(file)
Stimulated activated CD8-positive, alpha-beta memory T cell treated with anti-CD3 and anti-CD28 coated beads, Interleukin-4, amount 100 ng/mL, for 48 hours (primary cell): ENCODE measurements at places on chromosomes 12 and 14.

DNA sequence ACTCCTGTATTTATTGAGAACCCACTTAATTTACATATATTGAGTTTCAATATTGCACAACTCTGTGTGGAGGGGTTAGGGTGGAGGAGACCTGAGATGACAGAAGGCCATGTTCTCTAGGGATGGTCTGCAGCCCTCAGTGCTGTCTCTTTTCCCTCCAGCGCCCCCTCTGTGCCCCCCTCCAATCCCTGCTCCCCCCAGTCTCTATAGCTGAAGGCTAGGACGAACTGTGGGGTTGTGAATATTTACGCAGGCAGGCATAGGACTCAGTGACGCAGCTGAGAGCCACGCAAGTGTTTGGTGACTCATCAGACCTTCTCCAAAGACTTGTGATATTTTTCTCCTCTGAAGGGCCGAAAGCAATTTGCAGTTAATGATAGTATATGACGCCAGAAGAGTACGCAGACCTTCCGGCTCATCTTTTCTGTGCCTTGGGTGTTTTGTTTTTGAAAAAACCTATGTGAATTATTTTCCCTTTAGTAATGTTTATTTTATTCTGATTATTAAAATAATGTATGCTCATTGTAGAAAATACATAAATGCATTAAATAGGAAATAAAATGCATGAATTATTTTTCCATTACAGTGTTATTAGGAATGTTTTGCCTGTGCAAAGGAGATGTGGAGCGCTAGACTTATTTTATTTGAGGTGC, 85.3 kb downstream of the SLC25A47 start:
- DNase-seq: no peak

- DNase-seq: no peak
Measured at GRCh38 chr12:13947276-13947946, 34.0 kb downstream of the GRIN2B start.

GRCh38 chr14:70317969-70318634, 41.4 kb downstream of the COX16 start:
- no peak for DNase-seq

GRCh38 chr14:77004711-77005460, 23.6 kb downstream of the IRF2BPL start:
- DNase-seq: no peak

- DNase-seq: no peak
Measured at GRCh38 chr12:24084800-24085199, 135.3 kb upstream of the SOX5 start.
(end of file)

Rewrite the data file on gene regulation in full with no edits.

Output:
Stimulated activated CD8-positive, alpha-beta memory T cell treated with anti-CD3 and anti-CD28 coated beads, Interleukin-4, amount 100 ng/mL, for 48 hours (primary cell): ENCODE measurements at places on chromosomes 12 and 14.

DNA sequence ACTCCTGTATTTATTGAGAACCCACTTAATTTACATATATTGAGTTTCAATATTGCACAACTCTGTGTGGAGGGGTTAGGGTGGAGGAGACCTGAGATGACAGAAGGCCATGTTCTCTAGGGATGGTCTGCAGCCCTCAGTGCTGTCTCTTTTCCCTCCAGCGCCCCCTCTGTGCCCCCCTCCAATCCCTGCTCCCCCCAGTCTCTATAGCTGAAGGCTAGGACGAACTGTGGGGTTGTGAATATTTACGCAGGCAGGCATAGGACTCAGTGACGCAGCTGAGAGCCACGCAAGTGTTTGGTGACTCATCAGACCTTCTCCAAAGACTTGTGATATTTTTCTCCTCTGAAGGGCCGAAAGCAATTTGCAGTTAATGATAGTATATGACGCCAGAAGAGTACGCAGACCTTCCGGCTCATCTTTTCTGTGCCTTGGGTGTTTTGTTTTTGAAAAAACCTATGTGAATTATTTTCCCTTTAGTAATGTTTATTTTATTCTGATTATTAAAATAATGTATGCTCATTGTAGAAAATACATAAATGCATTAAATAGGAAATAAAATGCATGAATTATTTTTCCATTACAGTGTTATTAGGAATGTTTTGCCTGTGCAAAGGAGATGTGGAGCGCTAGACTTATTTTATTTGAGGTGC, 85.3 kb downstream of the SLC25A47 start:
- DNase-seq: no peak

- DNase-seq: no peak
Measured at GRCh38 chr12:13947276-13947946, 34.0 kb downstream of the GRIN2B start.

GRCh38 chr14:70317969-70318634, 41.4 kb downstream of the COX16 start:
- no peak for DNase-seq

GRCh38 chr14:77004711-77005460, 23.6 kb downstream of the IRF2BPL start:
- DNase-seq: no peak

- DNase-seq: no peak
Measured at GRCh38 chr12:24084800-24085199, 135.3 kb upstream of the SOX5 start.